This feature originally appeared in issue 287 of Game Informer magazine.
eSports may not captivate the world the way traditional sports do, but they’re getting there. According to games and interactive media research firm SuperData, the eSports industry generated $892.4 million of revenue in 2016. Last year’s competitive season was littered with multi-million dollar prize pools for Halo 5: Guardians, League of Legends, and Dota 2 tournaments, with the latter’s The International tournament pool reaching an astonishing $20.7 million.
High-profile players of these games can earn thousands (possibly millions) from a single tournament, join a sponsored team that can make the profession a lucrative six-figure job (on the high end), and land endorsement deals that can ensure they’re financially set for years to come. Getting to that point, however, can take a lifetime of dedication, the right social and financial management skills, and just a bit of luck. And even then, the average person probably won’t make it. Though many players of competitive games dream of going pro, few people will ever make it to the point where their skills will even pay for their itinerary.
But if you’re dedicated, we’re here to help. In order to make the path easier (and manage your expectations), we spoke to players, coaches, managers, teams, sponsors, and lawyers to give you a good idea of what it takes to earn a living as a professional eSports athlete.
Step 1: Find Your Competition
Finding the right game to dedicate yourself to for as long as it takes to become a pro can be as much about your surroundings as it is the game itself.
Professional Street Fighter player Darryl “Snake Eyez” Lewis’ drive to get better came from a typical place: trying to beat his brother. “We played Street Fighter II: Hyper Fighting and I had no idea how to do any special attacks or combos,” Lewis says. “I would press whatever button I could and I had no fundamentals or strategies.”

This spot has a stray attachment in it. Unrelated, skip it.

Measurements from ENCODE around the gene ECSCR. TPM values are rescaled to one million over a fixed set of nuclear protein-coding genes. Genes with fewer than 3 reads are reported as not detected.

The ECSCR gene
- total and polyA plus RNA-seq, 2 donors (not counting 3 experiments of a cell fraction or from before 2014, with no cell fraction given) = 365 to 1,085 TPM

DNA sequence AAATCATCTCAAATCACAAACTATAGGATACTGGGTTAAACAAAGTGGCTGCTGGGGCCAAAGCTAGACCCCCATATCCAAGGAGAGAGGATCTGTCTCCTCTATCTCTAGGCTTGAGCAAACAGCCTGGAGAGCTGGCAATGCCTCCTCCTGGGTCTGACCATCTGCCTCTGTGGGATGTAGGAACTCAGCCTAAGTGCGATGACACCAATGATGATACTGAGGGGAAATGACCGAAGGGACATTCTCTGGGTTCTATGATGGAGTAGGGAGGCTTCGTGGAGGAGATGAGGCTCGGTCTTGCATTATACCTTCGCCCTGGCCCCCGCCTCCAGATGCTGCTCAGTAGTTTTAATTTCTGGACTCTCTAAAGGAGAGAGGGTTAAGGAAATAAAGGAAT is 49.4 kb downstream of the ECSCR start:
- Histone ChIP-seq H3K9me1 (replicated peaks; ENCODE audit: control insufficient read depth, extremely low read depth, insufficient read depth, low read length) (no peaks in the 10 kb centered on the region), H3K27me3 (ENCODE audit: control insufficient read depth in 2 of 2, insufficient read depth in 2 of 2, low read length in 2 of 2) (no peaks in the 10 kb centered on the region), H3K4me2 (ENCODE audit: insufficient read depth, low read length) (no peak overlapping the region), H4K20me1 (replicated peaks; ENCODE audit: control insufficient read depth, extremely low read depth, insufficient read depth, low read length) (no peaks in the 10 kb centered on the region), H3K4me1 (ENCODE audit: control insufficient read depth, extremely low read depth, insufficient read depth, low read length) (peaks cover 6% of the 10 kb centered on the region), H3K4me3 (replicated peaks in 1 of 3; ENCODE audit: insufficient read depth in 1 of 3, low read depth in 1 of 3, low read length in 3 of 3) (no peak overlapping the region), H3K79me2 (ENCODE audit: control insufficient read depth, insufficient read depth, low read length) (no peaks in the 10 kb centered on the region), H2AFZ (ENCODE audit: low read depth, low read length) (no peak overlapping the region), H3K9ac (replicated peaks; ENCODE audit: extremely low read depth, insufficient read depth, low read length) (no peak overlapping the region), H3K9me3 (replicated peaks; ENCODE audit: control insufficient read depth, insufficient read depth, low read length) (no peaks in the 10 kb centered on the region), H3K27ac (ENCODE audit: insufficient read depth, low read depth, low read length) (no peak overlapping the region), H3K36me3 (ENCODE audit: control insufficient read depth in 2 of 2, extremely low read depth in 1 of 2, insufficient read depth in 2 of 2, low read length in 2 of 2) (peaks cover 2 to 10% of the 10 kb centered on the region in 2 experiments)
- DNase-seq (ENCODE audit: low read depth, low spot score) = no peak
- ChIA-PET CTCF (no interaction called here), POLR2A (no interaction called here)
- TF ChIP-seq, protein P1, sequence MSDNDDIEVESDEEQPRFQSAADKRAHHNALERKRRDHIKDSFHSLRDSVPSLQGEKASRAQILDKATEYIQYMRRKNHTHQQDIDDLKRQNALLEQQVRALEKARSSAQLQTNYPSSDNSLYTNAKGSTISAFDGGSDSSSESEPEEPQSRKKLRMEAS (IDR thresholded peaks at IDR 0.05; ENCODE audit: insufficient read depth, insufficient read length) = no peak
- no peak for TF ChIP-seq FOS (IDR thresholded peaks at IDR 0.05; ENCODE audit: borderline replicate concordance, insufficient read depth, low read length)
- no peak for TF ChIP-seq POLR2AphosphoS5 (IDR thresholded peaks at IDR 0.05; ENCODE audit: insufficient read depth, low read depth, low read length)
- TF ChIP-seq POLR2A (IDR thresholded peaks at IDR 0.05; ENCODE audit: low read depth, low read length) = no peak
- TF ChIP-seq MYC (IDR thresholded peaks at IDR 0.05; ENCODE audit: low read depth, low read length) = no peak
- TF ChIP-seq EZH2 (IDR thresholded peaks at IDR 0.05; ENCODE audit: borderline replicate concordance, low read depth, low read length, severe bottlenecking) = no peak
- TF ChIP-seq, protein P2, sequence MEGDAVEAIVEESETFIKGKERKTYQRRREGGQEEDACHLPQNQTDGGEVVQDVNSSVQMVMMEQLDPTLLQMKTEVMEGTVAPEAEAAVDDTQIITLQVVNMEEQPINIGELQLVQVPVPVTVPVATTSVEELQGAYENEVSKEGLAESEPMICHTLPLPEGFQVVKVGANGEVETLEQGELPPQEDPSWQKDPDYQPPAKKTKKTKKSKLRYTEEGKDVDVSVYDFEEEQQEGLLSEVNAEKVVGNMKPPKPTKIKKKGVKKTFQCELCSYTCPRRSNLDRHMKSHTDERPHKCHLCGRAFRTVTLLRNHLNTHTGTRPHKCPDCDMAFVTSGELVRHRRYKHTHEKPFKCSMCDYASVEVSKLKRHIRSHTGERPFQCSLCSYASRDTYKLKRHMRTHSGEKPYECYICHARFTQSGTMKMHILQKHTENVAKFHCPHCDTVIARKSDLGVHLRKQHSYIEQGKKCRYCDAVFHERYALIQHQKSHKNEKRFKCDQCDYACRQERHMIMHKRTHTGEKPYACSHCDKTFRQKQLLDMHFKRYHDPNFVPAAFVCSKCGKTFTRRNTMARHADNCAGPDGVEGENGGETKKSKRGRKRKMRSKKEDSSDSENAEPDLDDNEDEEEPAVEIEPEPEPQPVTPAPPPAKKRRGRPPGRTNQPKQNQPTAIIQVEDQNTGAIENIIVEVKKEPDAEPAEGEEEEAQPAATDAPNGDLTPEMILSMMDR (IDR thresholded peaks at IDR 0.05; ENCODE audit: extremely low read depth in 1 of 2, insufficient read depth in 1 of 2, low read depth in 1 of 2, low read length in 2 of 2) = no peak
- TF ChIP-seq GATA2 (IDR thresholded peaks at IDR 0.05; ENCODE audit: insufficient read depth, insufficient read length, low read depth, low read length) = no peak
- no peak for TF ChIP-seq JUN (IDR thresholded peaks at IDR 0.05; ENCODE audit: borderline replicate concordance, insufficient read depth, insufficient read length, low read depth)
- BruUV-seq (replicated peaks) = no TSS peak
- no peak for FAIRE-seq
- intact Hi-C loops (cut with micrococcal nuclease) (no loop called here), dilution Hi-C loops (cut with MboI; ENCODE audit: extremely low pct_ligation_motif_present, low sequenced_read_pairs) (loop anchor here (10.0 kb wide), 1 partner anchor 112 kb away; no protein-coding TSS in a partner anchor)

It wasn’t until years later that Lewis began on the path to becoming a professional Street Fighter player. He met a friend of his older brother, Dave, who would trounce him in any game the two played. Lewis wasn’t having it. “I actually sat down to learn how to play Street Fighter to beat him.” Dave would regularly pick the character Zangief against him, so Lewis followed suit. “After playing with him for a while, I learned how to play the game, how to be patient, how to learn your opponent’s habits, etc. That’s when it all started.” After long sessions of practicing Super Street Fighter II Turbo HD Remix against online opponents, Lewis finally defeated Dave.
For Ryan Towey, who currently coaches Evil Geniuses’ Halo team, the drive to compete came in part from the people around him. A friend of his convinced him to get an Xbox about a month after the release of Halo 2 in November 2004. Although he played the game recreationally for about six months, it didn’t take long before he learned about its competitive scene and began taking the game more seriously with his friends.
Halo 2’s online infrastructure offered him the avenue to improve, and featured “Team Hardcore,” a stripped-down match type for more serious players. Towey’s crew “would try to match against top players and post on the forums and watch tournaments to see who the best players were.”
Towey also met players who inspired him through Halo 2. The game’s clan system allowed groups of like-minded players to band together, and by chance, the clan Towey’s friend invited him to join featured professional players such as Cameron “Victory X” Thorlakson and Kyle “Elamite” Elam. From there, he began honing his skills with higher-ranked players and preparing for tournaments.